The Salt Lake City area’s three new homeless resource centers are proving substantially more expensive to operate than originally thought and are now facing an expected $3 million budget shortfall that some in the homeless services network hope state leaders will step in to fill.

Otherwise, the operators may have to reassess or cut their services in a system that’s already stretched to capacity.

It’s a reality Josh Romney, a board member of Shelter the Homeless, the nonprofit that owns the new centers, called an “absolute emergency."

As the final days of the legislative session approach, partners in the homeless arena, including Salt Lake County Mayor Jenny Wilson, have brought their appeals for more funding to state leaders. But it’s unclear how complex legislative conditions following the January repeal of tax reform will affect their request or their projected budget, which counts on state funding at least staying stable.

“There’s so many moving pieces," Lt. Gov Spencer Cox told his fellow board members at a meeting last week. “The budget is very much in flux right now.”

Homeless leaders are also considering ways to close the gap through a potential mix of federal dollars, fundraising for private donations or increased city and county investments.

When the operators first created their budgets for the new resource centers, it was “hypothetical, but based upon the best information that was available at the time,” according to a narrative provided to the board that explains this year’s funding situation.

Since opening, service providers have identified a need for money to go toward additional security staff, transportation for clients, building maintenance and increased treatment for bedbugs. There are also extra expenses expected with setting up a new operator.

“When this shift was made from a shelter to a resource center, it was very clear that it would bring additional costs, that it would be a totally different system and that there would be additional needs that went along with it," said Utah Jazz owner Gail Miller, for whom one of the resource centers is named. "I think that message has been forgotten [among legislators].”

Altogether, the new requests for resource center funding — which homeless leaders represented as a “realistic plan” that doesn’t include all the money operators would want under their best case scenarios — represent an increase of about $2.8 million in costs and bring the total for operations across the three shelters to $15 million a year.

The Road Home’s old emergency shelter, which the new resource centers replaced at the end of last year, cost $3.5 million per year to run, by contrast.

But those involved in homeless services caution that it’s not an apples-to-apples comparison. The Road Home’s old shelter was based on a cheaper but less effective warehousing model, while the new resource centers provide people experiencing homelessness with more services, including job and housing help, access to health care and three meals a day — all in an effort to more efficiently move people off the streets for good.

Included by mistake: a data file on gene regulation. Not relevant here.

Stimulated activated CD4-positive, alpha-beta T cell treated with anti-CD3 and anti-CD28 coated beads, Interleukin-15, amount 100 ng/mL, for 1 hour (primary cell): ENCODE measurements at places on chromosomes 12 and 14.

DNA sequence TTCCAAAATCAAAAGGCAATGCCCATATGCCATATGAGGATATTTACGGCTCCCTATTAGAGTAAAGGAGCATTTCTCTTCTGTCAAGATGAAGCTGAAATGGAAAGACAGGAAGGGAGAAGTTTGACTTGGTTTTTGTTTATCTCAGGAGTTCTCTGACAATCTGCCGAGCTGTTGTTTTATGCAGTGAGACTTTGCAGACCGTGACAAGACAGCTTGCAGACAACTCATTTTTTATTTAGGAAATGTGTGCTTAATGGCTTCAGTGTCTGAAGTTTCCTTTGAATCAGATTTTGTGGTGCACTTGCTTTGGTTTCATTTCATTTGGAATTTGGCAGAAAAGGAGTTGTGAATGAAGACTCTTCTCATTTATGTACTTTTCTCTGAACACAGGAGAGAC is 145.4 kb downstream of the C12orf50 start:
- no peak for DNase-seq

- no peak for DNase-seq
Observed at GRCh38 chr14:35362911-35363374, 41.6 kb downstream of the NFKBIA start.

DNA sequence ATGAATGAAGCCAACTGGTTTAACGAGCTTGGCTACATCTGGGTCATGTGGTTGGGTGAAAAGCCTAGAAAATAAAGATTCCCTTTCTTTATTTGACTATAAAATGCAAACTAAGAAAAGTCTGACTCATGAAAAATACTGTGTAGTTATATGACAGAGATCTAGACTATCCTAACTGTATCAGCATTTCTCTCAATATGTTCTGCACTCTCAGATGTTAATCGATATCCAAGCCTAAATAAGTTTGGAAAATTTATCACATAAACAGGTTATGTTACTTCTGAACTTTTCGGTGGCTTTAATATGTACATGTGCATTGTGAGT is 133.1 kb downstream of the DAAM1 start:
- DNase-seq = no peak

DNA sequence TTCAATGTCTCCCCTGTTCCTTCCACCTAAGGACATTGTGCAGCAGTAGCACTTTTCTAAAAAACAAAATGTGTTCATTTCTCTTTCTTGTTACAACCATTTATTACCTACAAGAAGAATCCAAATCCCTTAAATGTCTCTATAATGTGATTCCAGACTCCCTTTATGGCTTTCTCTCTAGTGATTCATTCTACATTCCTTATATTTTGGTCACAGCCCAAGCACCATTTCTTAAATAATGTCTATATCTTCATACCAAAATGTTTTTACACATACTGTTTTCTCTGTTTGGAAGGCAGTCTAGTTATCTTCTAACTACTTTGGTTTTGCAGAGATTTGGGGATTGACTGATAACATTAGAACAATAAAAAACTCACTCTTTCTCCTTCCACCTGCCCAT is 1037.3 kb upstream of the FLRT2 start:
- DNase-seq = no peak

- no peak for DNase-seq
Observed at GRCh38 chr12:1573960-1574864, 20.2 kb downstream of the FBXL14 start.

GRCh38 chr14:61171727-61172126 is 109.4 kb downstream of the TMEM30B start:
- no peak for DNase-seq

“When we start making comparisons, it undermines the magnitude of what we’re achieving with the new model,” Salt Lake City Mayor Erin Mendenhall said at the Shelter the Homeless board meeting. “It’s difficult, I think, to compare.”

Closing the funding shortfall before the next fiscal year is seen as especially important as the Shelter the Homeless board seeks a new service provider to operate the 200-bed men’s and women’s shelter in Salt Lake City after Catholic Community Services announced earlier this year that it would not be renewing its contract.

Preston Cochrane, executive director of Shelter the Homeless, said he has reached out to the operators of the other two resource centers — The Road Home and Volunteers of America Utah — to see if they would be interested in taking on a second center.

Their responses were “yes, we would be interested if there’s a strong funding plan," he told the board. "And I think that’s kind of what it boils down to. If the funds are there or not there, what’s the responsibility of the operator going to be in terms of raising those dollars to be able to operate the facility?”

Two other groups have expressed interest, pending a better understanding of the funding situation, Cochrane said. The Shelter the Homeless board has until July 1 to find a new operator for the Gail Miller Resource Center.

Budgetary shortfalls were one of the “big reasons” Catholic Community Services chose not to renew its contract with the Gail Miller Resource Center in Salt Lake City, according to Jean Hill, director of government relations for the Catholic Diocese of Salt Lake City.

The organization operates a day shelter in the Rio Grande neighborhood and runs other programs, and Hill said it became challenging to keep dollars focused on the services it was already offering.

“How do we keep our funding dollars focused on the specific programs and not have to match those dollars in order to make up for shortfalls here? That’s a big piece of it,” she said in explaining the organization’s decision to the board.

In addition to this year’s budget shortfall, the new resources centers are carrying nearly $17 million of capital debt associated with the $63 million spent to construct them.

A new bill from state Rep. Steve Eliason, R-Sandy, would help address those concerns, allowing the money generated from the state’s sale of the land where the old Road Home shelter was located to go to Shelter the Homeless toward paying off its debts. That bill, HB440, has yet to receive a committee hearing.